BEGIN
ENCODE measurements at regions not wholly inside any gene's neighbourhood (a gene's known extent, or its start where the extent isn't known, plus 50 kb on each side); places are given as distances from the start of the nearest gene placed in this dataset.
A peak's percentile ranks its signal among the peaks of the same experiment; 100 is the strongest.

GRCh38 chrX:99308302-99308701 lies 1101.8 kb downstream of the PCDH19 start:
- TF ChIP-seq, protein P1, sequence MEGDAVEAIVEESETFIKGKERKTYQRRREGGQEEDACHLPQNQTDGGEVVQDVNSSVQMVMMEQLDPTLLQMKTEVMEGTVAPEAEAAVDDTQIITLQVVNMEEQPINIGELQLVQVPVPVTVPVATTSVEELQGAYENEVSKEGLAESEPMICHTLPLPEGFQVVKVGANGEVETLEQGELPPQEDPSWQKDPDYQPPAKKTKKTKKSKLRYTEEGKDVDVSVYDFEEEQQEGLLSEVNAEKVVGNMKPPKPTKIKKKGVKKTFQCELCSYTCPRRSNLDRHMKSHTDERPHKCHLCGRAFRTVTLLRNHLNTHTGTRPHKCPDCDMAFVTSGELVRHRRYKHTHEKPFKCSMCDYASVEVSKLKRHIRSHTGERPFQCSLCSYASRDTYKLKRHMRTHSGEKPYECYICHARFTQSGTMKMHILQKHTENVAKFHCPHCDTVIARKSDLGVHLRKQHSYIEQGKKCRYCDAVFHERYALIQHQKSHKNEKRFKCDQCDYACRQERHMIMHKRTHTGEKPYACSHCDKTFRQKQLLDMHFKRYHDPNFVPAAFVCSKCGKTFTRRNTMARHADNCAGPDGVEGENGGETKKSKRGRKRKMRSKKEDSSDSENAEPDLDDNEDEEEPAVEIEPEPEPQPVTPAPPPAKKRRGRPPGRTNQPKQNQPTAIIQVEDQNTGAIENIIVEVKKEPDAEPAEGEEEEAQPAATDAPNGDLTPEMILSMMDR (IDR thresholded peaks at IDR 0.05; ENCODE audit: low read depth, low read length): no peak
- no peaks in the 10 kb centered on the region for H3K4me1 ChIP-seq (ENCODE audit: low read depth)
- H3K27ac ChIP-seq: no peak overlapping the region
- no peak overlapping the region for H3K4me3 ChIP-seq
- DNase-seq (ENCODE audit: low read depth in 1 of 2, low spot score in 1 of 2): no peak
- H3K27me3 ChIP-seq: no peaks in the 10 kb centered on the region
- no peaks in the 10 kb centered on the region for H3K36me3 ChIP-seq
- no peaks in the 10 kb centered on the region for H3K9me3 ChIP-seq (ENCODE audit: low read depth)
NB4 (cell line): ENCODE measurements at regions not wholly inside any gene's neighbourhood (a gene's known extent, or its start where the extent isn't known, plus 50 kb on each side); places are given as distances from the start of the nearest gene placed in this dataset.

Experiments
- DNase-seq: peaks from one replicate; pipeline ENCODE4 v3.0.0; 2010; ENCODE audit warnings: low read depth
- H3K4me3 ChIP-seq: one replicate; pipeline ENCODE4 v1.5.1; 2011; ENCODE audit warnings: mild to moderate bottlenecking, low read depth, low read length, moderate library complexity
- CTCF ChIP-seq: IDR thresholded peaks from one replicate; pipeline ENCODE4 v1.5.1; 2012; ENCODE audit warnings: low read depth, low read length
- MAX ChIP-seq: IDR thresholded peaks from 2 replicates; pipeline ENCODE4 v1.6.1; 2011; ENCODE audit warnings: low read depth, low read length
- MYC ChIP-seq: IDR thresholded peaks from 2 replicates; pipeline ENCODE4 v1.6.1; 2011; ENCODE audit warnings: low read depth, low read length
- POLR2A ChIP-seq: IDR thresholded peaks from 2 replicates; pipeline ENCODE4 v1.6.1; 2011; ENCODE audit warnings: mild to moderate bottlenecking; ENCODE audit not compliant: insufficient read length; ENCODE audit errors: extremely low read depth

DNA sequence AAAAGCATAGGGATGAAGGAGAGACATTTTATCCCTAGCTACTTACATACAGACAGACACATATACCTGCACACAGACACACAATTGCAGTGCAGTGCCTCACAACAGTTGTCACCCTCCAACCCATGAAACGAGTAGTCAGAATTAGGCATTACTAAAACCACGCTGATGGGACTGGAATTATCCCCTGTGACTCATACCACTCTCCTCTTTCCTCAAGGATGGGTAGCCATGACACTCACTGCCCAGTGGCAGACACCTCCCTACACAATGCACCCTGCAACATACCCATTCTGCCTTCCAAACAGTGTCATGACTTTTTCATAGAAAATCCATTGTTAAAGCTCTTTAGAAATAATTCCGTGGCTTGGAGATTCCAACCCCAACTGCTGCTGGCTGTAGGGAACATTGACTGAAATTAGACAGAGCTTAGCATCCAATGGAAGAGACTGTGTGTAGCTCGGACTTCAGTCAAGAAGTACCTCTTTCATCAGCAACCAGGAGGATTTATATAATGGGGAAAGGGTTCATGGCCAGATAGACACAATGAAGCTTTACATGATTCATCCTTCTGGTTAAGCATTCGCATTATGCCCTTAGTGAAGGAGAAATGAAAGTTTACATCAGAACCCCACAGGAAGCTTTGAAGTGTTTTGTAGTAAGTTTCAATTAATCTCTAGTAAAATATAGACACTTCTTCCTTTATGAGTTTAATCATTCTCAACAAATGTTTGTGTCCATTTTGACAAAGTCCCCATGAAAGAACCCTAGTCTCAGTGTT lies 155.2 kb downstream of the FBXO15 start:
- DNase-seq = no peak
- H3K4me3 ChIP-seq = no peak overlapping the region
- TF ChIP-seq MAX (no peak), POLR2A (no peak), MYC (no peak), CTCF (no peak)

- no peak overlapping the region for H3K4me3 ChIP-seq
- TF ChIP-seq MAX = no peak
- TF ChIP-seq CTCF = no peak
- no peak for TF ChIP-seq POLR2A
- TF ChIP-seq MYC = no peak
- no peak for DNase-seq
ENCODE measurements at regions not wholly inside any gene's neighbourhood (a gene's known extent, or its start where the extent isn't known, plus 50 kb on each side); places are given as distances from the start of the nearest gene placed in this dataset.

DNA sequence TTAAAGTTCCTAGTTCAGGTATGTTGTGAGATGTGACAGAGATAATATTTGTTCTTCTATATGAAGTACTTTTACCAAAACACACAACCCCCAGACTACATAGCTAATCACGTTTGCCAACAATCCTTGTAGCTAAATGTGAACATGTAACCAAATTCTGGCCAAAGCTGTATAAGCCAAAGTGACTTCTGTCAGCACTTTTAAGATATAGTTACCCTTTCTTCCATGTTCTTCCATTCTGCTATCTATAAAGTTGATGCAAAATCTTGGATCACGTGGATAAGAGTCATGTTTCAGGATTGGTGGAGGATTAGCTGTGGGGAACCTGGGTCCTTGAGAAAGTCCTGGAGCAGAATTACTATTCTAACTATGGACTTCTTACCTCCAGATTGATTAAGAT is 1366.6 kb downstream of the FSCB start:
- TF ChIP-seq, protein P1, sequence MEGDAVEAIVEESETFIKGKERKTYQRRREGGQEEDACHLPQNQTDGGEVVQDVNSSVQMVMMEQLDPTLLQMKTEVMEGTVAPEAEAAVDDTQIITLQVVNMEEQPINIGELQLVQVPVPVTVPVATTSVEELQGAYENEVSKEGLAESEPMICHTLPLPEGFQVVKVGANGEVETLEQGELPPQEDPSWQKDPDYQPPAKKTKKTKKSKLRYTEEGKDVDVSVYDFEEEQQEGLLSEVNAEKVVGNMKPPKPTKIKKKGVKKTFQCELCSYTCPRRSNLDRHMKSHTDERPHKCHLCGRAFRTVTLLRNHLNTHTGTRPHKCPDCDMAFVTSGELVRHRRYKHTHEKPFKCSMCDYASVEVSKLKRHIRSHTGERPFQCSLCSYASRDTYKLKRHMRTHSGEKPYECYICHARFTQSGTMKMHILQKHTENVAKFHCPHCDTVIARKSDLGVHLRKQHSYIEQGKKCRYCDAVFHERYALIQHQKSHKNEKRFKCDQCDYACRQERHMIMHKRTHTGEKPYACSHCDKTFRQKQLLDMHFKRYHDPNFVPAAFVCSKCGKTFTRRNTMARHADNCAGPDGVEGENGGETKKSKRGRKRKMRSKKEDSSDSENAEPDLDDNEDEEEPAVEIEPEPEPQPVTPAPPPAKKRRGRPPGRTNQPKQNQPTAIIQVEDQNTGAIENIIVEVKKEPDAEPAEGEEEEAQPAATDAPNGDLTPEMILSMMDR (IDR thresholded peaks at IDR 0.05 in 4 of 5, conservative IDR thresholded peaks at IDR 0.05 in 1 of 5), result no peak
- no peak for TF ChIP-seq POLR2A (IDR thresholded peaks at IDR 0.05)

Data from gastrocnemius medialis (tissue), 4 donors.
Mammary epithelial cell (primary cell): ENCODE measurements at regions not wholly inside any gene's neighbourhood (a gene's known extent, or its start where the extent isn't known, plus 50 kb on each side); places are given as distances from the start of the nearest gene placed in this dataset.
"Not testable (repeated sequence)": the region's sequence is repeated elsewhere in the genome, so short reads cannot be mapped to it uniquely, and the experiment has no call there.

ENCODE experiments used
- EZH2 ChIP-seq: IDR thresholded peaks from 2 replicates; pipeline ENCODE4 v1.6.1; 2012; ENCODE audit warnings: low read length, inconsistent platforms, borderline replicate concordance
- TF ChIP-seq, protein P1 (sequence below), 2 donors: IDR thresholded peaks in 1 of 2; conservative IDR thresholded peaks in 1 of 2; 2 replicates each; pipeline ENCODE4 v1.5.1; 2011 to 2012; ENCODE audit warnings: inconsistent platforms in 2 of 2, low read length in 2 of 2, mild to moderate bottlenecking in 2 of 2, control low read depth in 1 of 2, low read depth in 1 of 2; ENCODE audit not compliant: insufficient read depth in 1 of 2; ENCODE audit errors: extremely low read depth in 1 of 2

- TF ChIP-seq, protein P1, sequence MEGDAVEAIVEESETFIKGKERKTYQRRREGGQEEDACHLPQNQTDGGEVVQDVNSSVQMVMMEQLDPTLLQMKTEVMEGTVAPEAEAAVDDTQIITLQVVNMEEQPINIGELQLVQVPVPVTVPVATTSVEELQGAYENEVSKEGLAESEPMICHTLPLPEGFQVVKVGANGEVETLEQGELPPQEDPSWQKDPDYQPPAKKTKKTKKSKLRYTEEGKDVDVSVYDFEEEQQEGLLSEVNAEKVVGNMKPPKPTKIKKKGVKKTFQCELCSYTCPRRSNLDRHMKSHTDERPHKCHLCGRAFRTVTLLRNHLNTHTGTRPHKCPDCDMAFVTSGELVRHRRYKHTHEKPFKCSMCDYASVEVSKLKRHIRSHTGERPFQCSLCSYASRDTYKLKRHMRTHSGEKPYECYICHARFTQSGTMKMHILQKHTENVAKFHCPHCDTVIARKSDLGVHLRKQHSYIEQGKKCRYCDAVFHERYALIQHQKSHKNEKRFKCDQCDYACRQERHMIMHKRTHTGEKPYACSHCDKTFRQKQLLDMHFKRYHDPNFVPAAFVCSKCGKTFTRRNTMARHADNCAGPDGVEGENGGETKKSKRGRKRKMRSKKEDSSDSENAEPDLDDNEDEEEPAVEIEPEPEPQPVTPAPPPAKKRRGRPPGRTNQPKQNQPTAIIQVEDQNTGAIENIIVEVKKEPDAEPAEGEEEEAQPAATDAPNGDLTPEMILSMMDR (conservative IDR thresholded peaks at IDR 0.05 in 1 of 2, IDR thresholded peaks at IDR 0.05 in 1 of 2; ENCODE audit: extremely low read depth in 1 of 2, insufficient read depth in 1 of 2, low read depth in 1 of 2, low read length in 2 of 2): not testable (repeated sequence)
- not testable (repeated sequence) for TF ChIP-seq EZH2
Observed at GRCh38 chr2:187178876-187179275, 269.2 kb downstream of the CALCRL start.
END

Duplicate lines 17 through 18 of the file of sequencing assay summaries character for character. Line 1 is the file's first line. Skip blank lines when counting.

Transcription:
- MAX ChIP-seq: IDR thresholded peaks from 2 replicates; pipeline ENCODE4 v1.6.1; 2011; ENCODE audit warnings: low read depth, low read length
- MYC ChIP-seq: IDR thresholded peaks from 2 replicates; pipeline ENCODE4 v1.6.1; 2011; ENCODE audit warnings: low read depth, low read length